Citation:  Saito YA et al. A randomized, double-blind, placebo-controlled trial of St John's wort for treating irritable bowel syndrome. Am J Gastroenterol 2010 Jan; 105:170.

Tags:  gut health  inflammatory bowel disease 

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Role of Diet in the Management of Inflammatory Bowel Disease

Posted By Administration, Friday, April 30, 2010
Updated: Friday, April 18, 2014


Many studies have looked at connections between diet, etiology, signs and symptoms associated with inflammatory bowel disease (IBD). Although these connections are apparent to clinicians, they are difficult to prove qualitatively or quantitatively. Enteral feeding and polymeric diets are equally effective at bringing about remission in Crohn’s disease (CD). Parenteral feeding is also effective, although none of these methods is as effective as corticosteroid therapy. However, enteral feeding is preferred in the pediatric population because linear growth is more adequately maintained via this route. Exclusion diets in patients brought into remission using an elemental diet have been shown to maintain remission for longer periods. Studies that aim to isolate culpable food groups have shown that individuals react differently on exposure to or exclusion of various foods. The commonly identified food sensitivities are cereals, milk, eggs, vegetables and citrus fruits. Studies that have looked at gut mucosal antigen behavior have shown higher rectal blood flow, in response to specific food antigens, in those with CD over healthy subjects. Exclusion of sugar shows little evidence of amelioration in CD. Omega 3 fatty acids show promise in the treatment of IBD but await larger randomized controlled trials. Patients frequently notice that specific foods cause aggravation of their symptoms. Whilst it has been difficult to pinpoint specific foods, with advances in the laboratory tests and food supplements available, the aim is to prolong remission in these patients using dietary measures, and reduce the need for pharmacotherapy and surgical intervention.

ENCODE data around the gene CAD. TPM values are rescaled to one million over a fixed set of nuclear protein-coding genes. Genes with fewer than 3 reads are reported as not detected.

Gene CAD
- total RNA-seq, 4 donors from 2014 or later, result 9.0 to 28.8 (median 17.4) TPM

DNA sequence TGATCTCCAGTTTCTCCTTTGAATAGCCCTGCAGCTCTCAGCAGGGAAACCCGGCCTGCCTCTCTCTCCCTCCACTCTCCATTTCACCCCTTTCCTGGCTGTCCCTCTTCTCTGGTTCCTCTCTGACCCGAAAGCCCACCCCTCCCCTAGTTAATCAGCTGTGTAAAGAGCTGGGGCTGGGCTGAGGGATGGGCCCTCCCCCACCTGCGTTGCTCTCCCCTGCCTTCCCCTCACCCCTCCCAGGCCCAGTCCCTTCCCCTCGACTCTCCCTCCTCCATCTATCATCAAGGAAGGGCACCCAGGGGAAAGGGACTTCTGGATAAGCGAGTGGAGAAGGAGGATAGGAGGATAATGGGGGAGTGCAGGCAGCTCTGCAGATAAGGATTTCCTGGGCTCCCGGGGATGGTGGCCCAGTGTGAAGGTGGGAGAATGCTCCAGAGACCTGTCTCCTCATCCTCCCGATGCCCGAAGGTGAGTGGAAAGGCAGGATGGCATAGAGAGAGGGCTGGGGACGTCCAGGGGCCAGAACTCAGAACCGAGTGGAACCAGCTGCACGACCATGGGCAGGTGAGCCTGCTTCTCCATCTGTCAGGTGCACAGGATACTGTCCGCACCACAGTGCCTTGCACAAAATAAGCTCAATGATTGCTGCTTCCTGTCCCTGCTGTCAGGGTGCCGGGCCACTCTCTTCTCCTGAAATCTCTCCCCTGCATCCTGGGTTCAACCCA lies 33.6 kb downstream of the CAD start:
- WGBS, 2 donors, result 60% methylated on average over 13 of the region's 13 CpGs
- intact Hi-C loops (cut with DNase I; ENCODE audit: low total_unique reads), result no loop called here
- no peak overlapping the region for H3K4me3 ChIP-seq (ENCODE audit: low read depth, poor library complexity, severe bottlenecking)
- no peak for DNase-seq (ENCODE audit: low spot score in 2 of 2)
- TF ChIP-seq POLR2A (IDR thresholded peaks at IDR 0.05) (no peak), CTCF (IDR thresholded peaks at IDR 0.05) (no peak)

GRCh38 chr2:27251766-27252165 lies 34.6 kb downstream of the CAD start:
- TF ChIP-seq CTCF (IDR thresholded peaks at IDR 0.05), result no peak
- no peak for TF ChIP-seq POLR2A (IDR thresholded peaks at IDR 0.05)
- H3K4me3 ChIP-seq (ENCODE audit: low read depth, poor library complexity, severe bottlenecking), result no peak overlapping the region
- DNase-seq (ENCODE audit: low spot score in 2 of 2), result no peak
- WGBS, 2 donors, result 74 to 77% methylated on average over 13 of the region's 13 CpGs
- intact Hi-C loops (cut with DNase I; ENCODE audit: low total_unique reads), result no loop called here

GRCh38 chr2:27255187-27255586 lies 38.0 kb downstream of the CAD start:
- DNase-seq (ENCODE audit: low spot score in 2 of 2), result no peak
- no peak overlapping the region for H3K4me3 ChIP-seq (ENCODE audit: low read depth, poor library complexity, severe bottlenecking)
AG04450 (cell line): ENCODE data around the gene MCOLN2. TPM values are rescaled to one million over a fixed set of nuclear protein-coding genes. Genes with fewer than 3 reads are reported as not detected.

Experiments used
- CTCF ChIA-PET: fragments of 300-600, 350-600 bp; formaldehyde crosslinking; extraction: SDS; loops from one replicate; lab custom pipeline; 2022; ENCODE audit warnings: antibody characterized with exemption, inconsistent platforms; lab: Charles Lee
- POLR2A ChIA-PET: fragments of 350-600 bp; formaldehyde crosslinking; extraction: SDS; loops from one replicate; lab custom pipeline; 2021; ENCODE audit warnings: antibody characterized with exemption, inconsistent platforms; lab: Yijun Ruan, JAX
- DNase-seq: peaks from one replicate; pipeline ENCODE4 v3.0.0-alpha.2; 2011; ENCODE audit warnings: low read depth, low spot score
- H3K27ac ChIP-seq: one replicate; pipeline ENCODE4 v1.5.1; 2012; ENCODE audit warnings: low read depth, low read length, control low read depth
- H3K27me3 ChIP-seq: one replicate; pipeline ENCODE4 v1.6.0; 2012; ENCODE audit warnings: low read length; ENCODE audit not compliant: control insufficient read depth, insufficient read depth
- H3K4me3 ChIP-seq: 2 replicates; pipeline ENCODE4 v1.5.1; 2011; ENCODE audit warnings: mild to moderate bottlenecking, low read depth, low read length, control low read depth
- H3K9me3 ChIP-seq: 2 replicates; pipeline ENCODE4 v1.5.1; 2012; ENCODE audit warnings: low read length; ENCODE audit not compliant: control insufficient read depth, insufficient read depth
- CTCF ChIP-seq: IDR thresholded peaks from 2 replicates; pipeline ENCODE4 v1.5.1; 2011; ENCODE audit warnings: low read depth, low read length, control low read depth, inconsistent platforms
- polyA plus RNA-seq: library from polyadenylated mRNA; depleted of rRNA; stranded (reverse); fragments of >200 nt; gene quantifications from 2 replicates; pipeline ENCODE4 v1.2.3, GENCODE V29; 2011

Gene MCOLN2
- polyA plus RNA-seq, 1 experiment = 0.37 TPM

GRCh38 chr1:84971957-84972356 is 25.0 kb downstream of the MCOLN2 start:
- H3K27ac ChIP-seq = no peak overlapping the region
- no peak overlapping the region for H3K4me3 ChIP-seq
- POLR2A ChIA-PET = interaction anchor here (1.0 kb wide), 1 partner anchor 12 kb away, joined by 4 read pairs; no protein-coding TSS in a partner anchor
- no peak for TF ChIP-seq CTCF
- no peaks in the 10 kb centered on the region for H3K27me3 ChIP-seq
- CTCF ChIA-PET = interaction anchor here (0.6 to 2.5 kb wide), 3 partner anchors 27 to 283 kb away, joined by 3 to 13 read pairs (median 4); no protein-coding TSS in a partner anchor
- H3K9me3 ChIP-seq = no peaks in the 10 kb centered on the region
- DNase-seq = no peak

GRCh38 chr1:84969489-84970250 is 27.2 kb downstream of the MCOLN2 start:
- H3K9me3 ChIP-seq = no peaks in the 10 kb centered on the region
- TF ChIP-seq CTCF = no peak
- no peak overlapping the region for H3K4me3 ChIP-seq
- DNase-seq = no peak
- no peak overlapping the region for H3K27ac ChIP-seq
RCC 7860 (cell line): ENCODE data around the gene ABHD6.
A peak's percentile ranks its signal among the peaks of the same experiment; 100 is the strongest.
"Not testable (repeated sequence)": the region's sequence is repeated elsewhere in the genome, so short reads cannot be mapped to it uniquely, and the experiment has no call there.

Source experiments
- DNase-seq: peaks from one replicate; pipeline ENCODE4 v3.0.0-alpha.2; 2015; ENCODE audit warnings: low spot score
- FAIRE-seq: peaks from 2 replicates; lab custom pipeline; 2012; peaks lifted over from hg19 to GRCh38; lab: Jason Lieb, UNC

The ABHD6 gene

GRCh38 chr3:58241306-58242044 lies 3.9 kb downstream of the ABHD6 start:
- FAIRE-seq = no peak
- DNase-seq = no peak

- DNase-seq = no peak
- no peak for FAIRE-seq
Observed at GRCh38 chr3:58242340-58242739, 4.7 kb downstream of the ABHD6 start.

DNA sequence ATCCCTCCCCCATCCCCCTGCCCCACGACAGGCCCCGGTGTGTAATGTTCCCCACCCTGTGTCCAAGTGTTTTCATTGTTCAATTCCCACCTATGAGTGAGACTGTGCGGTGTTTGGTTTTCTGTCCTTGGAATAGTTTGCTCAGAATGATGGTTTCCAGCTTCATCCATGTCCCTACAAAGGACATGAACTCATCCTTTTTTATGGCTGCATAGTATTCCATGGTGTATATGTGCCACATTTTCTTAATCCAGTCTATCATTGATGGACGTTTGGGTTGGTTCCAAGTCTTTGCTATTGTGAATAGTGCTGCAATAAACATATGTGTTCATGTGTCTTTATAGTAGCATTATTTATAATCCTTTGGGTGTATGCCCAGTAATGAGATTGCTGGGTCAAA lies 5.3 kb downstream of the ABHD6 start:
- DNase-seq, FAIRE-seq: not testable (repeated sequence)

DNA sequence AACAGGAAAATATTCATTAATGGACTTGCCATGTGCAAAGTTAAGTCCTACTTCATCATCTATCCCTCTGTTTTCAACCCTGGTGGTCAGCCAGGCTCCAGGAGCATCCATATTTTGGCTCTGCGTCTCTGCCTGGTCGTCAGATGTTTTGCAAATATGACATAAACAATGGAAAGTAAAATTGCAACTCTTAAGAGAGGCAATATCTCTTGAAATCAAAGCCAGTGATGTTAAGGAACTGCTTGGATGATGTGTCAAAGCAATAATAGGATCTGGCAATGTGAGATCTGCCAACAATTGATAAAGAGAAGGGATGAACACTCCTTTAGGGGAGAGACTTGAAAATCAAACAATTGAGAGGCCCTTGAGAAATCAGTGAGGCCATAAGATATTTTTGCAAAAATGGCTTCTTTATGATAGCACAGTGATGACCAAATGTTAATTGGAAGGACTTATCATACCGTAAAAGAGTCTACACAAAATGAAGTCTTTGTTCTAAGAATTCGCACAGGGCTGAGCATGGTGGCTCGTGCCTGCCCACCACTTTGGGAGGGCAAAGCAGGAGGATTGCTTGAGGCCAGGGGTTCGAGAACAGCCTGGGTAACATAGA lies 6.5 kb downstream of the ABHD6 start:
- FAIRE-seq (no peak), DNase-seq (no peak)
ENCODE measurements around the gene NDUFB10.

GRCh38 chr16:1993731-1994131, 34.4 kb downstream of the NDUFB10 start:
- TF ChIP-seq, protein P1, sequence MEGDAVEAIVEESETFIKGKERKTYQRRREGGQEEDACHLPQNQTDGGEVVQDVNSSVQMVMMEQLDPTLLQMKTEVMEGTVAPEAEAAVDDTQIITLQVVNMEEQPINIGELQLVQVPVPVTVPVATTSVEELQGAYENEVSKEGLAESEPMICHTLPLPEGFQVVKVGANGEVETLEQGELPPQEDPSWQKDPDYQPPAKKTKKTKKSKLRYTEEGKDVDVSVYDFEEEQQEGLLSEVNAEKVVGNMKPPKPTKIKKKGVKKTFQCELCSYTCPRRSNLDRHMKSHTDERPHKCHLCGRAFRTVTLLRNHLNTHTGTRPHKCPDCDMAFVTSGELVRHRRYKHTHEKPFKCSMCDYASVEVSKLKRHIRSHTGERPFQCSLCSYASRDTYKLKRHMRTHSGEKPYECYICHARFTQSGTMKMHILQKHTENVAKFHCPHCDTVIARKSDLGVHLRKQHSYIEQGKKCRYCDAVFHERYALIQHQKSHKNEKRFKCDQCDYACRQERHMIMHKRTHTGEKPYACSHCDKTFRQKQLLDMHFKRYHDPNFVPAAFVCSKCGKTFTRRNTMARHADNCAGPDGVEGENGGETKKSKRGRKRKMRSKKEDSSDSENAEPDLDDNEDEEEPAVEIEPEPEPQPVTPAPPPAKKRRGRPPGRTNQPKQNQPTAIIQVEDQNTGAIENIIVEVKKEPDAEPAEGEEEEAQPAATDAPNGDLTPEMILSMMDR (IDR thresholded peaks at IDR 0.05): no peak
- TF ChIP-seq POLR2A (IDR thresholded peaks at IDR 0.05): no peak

The etiology of inflammatory bowel disease (IBD) is considered multifactorial. Genetic, infective and environmental theories exist, as well as those centered around host immunity, intraluminal gut flora, food allergies and hypersensitivity.

Whilst pharmacological therapy plays a major role, many patients prefer to control their symptoms by the most conservative means possible. Our aims in IBD therapy are to downregulate inflammation, and reduce the incidence of relapse and the healing time.